London Olympics Off to a Great Start but…

So far, the London Summer Olympics have been pretty interesting, even though the events I like the most have not yet aired – dressage (just kidding), who gets the medal in the dancing horse event anyway, the horse or the rider?  I believe Mitt Romney’s horse  (his wife Ann’s actually) is competing in London.  The horse named Rifalca (aka “crazy legs”)  is a equine treasure that yields a handsome tax break and perhaps even precious medals.

So far, I’ve watched as much coverage as I could, and in some cases, as I could stomach.  For example, I managed to get through a water polo match as the Americans took out Montenegro.  The game is a bit silly in my view, but it is a game, at least, being that there is a ball involved, unlike dressage.  I found the caps they wear pointless – I guess they call them hats.  Are they simply decorative?  I’d like to see them wear those old diver helmets made of cast iron.  The other thing that annoys me about water polo is that dang whistle the refs incessantly blow.  Sometimes a player will get whistled for dunking a guy’s head or splashing his opponent in the face with water, and have to go dog paddle in a little roped off penalty area at the side of the pool.

The men’s and women’s bike races just took too long, and I tired watching them tire, but both featured fantastic finishes.  I enjoyed the women’s race more because they biked in the rain and it seemed far more treacherous and challenging with quite a number of spin-outs and non-fatal crashes.  Not that I enjoyed the crashes, but that the element of danger made the event more exciting.

The gymnastic qualifying rounds just seem pointless.  Couldn’t they just line them all up and have everyone go one after the other, and say the best vault wins gold, next best silver and so on for all the events.  And how many countries compete in swimming?  The Olympic Committee should just cap it at 16 countries and build a 16 lane pool.  One race per event.  My oldest daughter believes there are too many distances too and I quite agree and also think there are too many events.  There should only be the freestyle, that’s it.  The backstroke is just plain stupid. Have you ever heard of the 100 meter backwards sprint in track? Actually, that might be pretty interesting.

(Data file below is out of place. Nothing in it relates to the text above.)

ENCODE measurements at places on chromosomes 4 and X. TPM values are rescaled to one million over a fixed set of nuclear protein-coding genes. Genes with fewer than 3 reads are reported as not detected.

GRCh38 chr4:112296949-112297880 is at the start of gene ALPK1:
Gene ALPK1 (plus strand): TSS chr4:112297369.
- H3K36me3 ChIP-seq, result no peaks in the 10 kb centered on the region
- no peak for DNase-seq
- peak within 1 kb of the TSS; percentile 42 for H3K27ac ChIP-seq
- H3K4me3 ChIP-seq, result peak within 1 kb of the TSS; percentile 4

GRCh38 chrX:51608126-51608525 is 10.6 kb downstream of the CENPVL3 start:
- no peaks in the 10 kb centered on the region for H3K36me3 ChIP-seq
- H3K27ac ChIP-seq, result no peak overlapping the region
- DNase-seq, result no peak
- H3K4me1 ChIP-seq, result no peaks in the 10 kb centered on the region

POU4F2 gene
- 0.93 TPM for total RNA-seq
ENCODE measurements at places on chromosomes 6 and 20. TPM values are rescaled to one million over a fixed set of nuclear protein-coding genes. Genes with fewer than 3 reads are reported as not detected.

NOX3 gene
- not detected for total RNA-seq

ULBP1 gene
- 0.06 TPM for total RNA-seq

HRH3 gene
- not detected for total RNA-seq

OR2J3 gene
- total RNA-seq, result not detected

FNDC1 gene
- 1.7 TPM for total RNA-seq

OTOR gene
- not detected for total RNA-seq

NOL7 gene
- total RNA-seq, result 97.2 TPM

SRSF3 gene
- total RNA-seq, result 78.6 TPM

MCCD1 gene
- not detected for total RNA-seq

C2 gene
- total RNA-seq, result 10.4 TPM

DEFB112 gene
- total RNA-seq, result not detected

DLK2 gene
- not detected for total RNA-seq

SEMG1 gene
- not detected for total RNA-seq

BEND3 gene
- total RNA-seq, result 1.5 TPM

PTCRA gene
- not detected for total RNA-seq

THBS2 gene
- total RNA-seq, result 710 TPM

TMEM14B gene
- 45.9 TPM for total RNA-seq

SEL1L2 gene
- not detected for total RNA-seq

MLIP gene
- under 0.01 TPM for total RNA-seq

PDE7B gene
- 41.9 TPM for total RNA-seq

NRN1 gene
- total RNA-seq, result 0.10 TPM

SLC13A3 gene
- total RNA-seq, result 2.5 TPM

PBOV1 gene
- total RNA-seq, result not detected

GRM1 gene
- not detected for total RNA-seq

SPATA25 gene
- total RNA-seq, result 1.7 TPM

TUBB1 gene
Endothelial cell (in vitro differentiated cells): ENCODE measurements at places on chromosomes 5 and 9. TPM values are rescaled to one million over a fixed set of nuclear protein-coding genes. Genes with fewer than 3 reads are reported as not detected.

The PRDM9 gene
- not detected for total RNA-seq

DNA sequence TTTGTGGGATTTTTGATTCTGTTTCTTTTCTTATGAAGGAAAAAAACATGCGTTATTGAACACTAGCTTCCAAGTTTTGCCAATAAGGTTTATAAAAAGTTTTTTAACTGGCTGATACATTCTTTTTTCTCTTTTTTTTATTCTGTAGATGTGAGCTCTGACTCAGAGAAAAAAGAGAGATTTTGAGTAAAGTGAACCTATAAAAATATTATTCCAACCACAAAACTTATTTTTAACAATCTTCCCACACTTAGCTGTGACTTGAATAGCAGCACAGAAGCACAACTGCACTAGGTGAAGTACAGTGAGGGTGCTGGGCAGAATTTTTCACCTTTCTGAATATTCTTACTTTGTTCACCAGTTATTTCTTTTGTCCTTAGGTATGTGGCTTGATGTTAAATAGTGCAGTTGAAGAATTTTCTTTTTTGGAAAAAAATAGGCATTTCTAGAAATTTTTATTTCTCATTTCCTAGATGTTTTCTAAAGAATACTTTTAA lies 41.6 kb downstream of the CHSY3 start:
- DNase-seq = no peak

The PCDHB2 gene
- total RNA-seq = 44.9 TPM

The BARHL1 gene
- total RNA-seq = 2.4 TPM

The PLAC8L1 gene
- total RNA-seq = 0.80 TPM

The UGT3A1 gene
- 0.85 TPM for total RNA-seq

Beach volleyball.  I’m sorry, that belongs in the X games, not the Olympic Games.  And skeet shooting?  Come on.  That’s something for hunters, not athletes.   I could go on.

I’m partial to basketball, soccer (futbol to the purists), track and field, cliff diving, bowling and croquet.  These are the events that produce true Olympic champions.

Olympic Coverage Update

As I’ve written previously, I think NBC has done an excellent job of covering the Beijing Olympic games. The reporting has been first rate. I have a sense of what it would be like to be an Olympic visitor in Beijing. Granted there is more to China than the Great Wall, the Forbidden City and learning to eat with chopsticks – just a few of the featured reports – but for those of you like me who have never been to China, NBC has been like a friendly tour guide, careful not to stray too far off the beaten path. There was one compelling beaten path feature in which a college student (from Iowa I think) strolled through a typical Beijing neighborhood outside the manicured zone of the Olympic village to experience an authentic slice of life. Kudos to NBC for airing it.

After watching each slickly produced athlete spotlight, I became an instant fan, and hoped they would do well. These hook stories definitely snagged my attention. Most of the spotlights have been on American athletes, however. While I have not seen every minute of NBC’s coverage of the games, I would have liked to have seen more stories on athletes from other countries. I understand that NBC is an American based corporation and is covering the games for an American audience, but we should not lose site of the fact that the Olympics Games are a global event.

In particular, the sideline reporting could have featured more athletes from countries other than the United States. Chris Collingsworth, who I think has been a refreshing addition to the NBC Olympic broadcast team, interviewed the men’s Beach Volleyball duo of Dalhausser and Rogers, but he could have interviewed the Latvian team who handed the American team their first loss. Instead, one of his first questions was “how did you guys lose to the Latvians”? Rogers answered simply that he didn’t play well and let his partner down. The rest of the interview was fine, but that first question was disrespectful to the Latvians who actually finished ahead of the U.S. team in Group B.

To be fair, athletes from other countries have been interviewed and featured. There was an interesting profile of Guo Jinging. Bob Newmeyer interviewed Usain Bolt didn’t he? Also, one of the sideline reporters interviewed a Russian athlete immediately following her performance. And wasn’t a Canadian diver interviewed as well. But why didn’t anyone interview a Chinese diver after a round? If this happened, I didn’t see it. Perhaps the Chinese have forbidden its athletes to have direct contact with Western media? If it had been simply a language issue, with a little planning, NBC could have arranged to have interpreters at the ready to assist. For better or worse, English has become the lingua franca of international commerce – call it English language imperialism if you want – and most of the athletes, Americans excepted, are multilingual, therefore the language barrier could not be a legitimate explanation as to why so few European and Asian athletes have been interviewed.